27. 27. Jarrin I, Geskus R, Bhaskaran K, Prins M, Perez-Hoyos S, Muga R, et al. (2008) Gender differences in HIV progression to AIDS and death in industrialized countries: slower disease progression following HIV seroconversion in women. Am J Epidemiol 168: 532–540. kwn179 [pii]; pmid:18663213
  28. 28. Goodwin GM, Pretsell DO, Chiswick A, Egan V, Brettle RP (1996) The Edinburgh cohort of HIV-positive injecting drug users at 10 years after infection: a case-control study of the evolution of dementia. AIDS 10: 431–440. pmid:8728048
  29. 29. Cherner M, Ellis RJ, Lazzaretto D, Young C, Mindt MR, Atkinson JH, et al. (2004) Effects of HIV-1 infection and aging on neurobehavioral functioning: preliminary findings. AIDS 18 Suppl 1: S27–S34. 00002030-200418001-00005 [pii]. pmid:15075495
  30. 30. Brauer KB, Lu P (2000) Gender effect in neuropsychological assessment. In: Fletcher-Janzen E, Strickland TL, Reynolds CR, editors. Handbood of Cross-Cultural Neuropsychology. Boston: Plenum Publishers. pp. 73–85.
  31. 31. Fish EN (2008) The X-files in immunity: sex-based differences predispose immune responses. Nat Rev Immunol 8: 737–744. nri2394 [pii]; pmid:18728636
  32. 32. Meltzer MS, Skillman DR, Gomatos PJ, Kalter DC, Gendelman HE (1990) Role of mononuclear phagocytes in the pathogenesis of human immunodeficiency virus infection. Annu Rev Immunol 8: 169–194. pmid:2188662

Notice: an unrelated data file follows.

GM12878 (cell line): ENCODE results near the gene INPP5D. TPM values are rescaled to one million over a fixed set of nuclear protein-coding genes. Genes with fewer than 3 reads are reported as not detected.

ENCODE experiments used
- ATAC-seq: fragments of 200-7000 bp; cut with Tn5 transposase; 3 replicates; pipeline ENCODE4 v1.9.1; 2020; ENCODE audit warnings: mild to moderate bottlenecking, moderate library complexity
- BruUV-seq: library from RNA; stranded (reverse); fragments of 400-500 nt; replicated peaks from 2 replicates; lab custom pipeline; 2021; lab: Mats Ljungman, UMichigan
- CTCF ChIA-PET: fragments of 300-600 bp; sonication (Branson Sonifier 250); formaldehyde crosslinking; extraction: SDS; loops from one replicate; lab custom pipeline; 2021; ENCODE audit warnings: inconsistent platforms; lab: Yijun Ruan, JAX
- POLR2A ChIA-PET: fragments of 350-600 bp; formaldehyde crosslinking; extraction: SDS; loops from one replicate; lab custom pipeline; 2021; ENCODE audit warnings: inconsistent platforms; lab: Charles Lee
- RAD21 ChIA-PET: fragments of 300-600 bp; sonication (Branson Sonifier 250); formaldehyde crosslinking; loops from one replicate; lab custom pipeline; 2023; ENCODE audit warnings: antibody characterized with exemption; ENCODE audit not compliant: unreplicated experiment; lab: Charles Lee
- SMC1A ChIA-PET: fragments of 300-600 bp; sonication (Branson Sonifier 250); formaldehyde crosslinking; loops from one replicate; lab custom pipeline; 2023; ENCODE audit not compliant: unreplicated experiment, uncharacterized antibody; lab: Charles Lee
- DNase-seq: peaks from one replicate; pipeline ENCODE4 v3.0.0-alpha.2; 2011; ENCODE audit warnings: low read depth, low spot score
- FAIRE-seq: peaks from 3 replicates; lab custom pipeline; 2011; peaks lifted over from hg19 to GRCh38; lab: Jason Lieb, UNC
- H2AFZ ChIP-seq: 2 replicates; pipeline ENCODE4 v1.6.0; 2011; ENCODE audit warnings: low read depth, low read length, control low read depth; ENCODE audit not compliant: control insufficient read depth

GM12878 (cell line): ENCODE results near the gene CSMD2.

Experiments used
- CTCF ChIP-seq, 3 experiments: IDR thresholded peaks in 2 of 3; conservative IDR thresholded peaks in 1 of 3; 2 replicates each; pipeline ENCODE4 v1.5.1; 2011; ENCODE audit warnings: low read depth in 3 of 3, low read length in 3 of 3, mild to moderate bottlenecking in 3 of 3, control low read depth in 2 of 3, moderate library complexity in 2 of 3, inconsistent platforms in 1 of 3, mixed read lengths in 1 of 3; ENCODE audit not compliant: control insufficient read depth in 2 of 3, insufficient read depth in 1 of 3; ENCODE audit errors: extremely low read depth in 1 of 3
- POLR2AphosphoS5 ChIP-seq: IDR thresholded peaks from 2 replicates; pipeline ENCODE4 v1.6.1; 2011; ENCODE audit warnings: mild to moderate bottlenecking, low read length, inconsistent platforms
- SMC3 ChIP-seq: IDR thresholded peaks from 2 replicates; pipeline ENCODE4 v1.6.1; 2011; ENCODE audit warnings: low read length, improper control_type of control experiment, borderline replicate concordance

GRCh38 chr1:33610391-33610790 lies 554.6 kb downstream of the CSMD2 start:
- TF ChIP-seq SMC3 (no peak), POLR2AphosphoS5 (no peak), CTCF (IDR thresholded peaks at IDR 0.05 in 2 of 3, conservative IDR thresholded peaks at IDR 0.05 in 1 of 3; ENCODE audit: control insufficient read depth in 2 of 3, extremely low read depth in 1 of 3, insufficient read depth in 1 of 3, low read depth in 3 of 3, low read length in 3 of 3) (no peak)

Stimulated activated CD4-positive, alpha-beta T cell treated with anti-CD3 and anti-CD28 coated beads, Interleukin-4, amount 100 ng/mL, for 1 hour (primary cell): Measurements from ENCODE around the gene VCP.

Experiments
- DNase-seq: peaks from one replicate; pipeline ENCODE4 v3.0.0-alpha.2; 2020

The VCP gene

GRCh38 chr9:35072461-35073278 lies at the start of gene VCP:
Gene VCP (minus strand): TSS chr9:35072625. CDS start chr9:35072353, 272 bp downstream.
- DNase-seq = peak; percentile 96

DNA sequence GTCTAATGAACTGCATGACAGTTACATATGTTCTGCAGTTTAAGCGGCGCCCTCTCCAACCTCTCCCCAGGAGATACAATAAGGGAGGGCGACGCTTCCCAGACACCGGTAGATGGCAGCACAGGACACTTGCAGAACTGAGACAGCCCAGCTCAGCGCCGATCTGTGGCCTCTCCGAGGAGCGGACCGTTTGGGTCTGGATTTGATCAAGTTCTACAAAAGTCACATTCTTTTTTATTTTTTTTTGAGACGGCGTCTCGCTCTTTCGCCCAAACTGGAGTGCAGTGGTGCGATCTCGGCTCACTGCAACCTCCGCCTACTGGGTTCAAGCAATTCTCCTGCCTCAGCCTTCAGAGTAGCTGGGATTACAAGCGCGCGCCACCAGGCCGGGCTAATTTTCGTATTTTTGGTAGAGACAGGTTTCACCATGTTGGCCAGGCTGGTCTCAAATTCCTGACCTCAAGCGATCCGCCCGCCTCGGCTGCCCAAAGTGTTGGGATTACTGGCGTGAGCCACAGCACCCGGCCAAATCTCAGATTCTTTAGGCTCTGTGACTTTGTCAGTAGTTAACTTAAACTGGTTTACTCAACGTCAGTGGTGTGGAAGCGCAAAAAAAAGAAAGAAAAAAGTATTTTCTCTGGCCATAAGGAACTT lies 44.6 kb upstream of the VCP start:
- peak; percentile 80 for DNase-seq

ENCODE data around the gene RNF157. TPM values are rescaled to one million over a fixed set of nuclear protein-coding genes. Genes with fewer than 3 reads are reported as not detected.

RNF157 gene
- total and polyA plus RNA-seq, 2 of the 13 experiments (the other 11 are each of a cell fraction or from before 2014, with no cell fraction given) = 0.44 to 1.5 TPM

33. 33. Anderson E, Zink W, Xiong H, Gendelman HE (2002) HIV-1-associated dementia: a metabolic encephalopathy perpetrated by virus-infected and immune-competent mononuclear phagocytes. J Acquir Immune Defic Syndr 31 Suppl 2: S43–S54. pmid:12394782
  34. 34. Naranbhai V, Hill AV, Abdool Karim SS, Naidoo K, Abdool KQ, Warimwe GM, et al. (2014) Ratio of monocytes to lymphocytes in peripheral blood identifies adults at risk of incident tuberculosis among HIV-infected adults initiating antiretroviral therapy. J Infect Dis 209: 500–509. jit494 [pii]; pmid:24041796
  35. 35. Huang ZS, Wang CH, Yip PK, Yang CY, Lee TK (1996) In hypercholesterolemia, lower peripheral monocyte count is unique among the major predictors of atherosclerosis. Arterioscler Thromb Vasc Biol 16: 256–261. pmid:8620340
  36. 36. Bergmann S, Siekmeier R, Mix C, Jaross W (1998) Even moderate cigarette smoking influences the pattern of circulating monocytes and the concentration of sICAM-1. Respir Physiol 114: 269–275. S003456879800098X [pii]. pmid:9926990
  37. 37. Timmerman KL, Flynn MG, Coen PM, Markofski MM, Pence BD (2008) Exercise training-induced lowering of inflammatory (CD14+CD16+) monocytes: a role in the anti-inflammatory influence of exercise? Journal of Leukocyte Biology 84: 1271–1278. pmid:18664531
  38. 38. Brenchley JM, Price DA, Schacker TW, Asher TE, Silvestri G, Rao S, et al.(2006) Microbial translocation is a cause of systemic immune activation in chronic HIV infection. Nat Med 12: 1365–1371. nm1511 [pii]; pmid:17115046
  39. 39. Kristiansen M, Graversen JH, Jacobsen C, Sonne O, Hoffman HJ, Law SK, et al. (2001) Identification of the haemoglobin scavenger receptor. Nature 409: 198–201. pmid:11196644